Off for the bus for the 6 1/2 hour ride to phenom penh. The ride was quite comfortable and relatively uneventful except we were $2 american short for our Cambodian VISA. The tour operator said she would pay and we could get money from the ATM when we crossed the border and pay her back. However when the bus stopped over the cambodian border we were told we only had twenty minutes, the ATM was a kilometer down the road and it is about 33 degrees. There was a random Cambodian man sitting on a motorbike and the tour operator said he would take both of us on his bike to the bank and back for $1 (the hitch was we had to go on the bike at the same time). So since we had no cash we figured we had no choice so the teo of us got on the motorbike with the driver - - no helmets of course and we were off to the bank. We made it there and back in time and in one piece and we were quite happy to give him a dollar for this adventure.
Entering Cambodia I immediately noticed gone was the lush green vegetation, replaced with dirt fields dotted with the odd palm tree. There was lots of garbage scattered in the villages of Vietnam but nothing like the amount of garbage we would see scattered everywhere in Cambodia. Most of the homes along the highway are nothing more than shacks. The children are dirty wearing torn clothes and no shoes. The water buffalo look like they have anorexia with their bones sticking out. We came to a little town where the bus was to be loaded on to a ferry to take us across the Mekong river for the last hour of our drive to PP. The town was filthy and piles of garbage everywhere, little children coming up to the bus banging on the sides and begging - such a horribly heartbreaking scene. However we were not allowed off the bus and I was glad but also concerned about my decision to come to Cambodia.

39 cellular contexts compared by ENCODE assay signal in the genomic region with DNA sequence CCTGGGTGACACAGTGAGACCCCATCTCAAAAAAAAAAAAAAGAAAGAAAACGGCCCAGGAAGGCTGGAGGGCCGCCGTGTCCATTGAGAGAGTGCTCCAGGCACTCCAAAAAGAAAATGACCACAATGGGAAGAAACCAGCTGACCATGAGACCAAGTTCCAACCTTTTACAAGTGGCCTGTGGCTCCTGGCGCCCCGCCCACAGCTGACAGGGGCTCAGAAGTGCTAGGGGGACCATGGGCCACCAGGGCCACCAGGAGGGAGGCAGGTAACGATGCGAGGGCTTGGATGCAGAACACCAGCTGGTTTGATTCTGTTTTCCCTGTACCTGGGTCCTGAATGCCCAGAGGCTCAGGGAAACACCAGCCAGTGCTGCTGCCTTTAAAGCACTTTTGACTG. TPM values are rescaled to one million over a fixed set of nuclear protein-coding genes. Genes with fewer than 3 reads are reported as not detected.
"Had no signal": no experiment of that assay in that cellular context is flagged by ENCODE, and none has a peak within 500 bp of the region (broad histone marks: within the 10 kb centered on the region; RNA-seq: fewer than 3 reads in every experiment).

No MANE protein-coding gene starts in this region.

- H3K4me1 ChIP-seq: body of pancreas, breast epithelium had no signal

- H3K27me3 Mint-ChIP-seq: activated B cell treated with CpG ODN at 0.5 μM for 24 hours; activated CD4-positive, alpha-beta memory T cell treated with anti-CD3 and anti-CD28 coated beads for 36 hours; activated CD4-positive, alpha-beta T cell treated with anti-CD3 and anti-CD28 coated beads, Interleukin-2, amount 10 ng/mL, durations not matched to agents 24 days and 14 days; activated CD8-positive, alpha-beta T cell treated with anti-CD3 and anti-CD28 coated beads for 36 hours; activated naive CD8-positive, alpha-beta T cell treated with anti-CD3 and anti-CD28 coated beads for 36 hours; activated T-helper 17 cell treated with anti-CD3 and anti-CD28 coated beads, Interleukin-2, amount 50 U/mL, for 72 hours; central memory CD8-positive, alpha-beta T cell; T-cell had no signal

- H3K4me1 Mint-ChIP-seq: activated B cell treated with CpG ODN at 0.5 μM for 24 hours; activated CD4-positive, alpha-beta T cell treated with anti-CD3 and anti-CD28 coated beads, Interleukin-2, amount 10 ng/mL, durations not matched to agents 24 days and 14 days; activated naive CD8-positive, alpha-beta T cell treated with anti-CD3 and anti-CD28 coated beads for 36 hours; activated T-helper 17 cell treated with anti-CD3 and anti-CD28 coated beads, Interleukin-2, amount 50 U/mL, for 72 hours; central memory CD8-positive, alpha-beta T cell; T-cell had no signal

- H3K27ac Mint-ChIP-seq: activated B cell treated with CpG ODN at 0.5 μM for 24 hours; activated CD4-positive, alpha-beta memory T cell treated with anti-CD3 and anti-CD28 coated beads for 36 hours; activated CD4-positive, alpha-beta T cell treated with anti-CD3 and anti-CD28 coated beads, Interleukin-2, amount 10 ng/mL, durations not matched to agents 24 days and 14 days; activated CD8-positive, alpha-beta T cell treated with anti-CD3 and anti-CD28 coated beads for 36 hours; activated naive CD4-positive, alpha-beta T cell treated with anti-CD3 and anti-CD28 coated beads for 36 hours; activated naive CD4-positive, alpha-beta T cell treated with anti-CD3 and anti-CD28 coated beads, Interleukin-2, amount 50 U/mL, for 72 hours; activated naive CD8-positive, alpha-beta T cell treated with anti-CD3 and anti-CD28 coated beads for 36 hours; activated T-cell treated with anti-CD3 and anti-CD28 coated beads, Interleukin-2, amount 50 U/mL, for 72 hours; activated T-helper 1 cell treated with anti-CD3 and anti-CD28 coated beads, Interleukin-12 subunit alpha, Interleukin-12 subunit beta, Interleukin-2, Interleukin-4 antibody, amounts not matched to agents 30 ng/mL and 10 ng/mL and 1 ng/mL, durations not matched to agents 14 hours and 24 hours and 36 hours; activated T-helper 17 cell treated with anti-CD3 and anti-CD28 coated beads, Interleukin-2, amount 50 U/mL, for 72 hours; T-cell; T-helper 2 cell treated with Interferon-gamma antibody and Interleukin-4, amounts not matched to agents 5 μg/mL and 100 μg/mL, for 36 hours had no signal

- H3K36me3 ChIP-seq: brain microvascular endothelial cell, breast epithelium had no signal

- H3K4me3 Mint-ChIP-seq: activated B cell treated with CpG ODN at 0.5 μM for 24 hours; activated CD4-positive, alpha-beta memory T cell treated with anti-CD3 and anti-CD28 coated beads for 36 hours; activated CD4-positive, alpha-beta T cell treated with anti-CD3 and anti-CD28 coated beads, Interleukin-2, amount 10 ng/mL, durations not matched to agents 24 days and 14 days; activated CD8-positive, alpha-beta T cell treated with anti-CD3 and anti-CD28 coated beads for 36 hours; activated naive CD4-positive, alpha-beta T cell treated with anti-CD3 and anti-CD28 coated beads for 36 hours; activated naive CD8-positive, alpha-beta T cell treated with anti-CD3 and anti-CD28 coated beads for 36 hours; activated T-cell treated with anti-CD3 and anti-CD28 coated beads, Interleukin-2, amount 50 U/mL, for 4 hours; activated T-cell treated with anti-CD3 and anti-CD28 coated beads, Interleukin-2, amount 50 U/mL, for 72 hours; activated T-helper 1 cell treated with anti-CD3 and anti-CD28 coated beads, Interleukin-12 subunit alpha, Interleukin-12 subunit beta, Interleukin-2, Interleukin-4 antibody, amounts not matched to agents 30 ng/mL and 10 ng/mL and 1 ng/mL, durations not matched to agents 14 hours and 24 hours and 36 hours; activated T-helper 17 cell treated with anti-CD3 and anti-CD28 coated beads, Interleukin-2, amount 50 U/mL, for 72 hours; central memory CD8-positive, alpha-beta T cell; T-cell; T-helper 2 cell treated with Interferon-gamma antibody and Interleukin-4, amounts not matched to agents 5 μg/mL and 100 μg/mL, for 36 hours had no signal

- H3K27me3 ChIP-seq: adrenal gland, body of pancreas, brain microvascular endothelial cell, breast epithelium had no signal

As we reached PP the streets became much cleaner and it was interesting to see so many Lexus cars - more than I have seen in any north American city this size.
I got off the bus and negotiated with a tuk tuk driver to take me to my hotel. My hotel accommodation was lovely a five star by our standards but at a one star price - it was called La Marais Boutique hotel and I would highly recommend if you are ever in PP.
Sharon was staying at another hotel close to me and a girl from england (Susan) who Sharon travelled with in Thailand was flying in to meet up with us in PP.
We all met for dinner and hired a tuk tuk driver for $17 for the next day to take us around PP.
We visited the The Royal Palace which was first constructed in 1434 and the second palace was built in 1866. The palace is decorated with Seima shapes. Most of the buildings include magnificent sculptures and are characterized by many tiered roofs and topped by towers which are symbols of prosperity. The entire palace grounds is absolutely gorgeous right out of the movie 'The King and I' and is in direct contrast of what you see outside the walls. On one hand PP seems to have so much poverty with children begging on the streets and selling trinkets to the Royal Palace to more Lexus cars than i have ever seen and monster homes behind gates.
When driving along the river I noticed some new outdoor fitness equipment (similar to the equipment at Henderson Centre) and people were working out!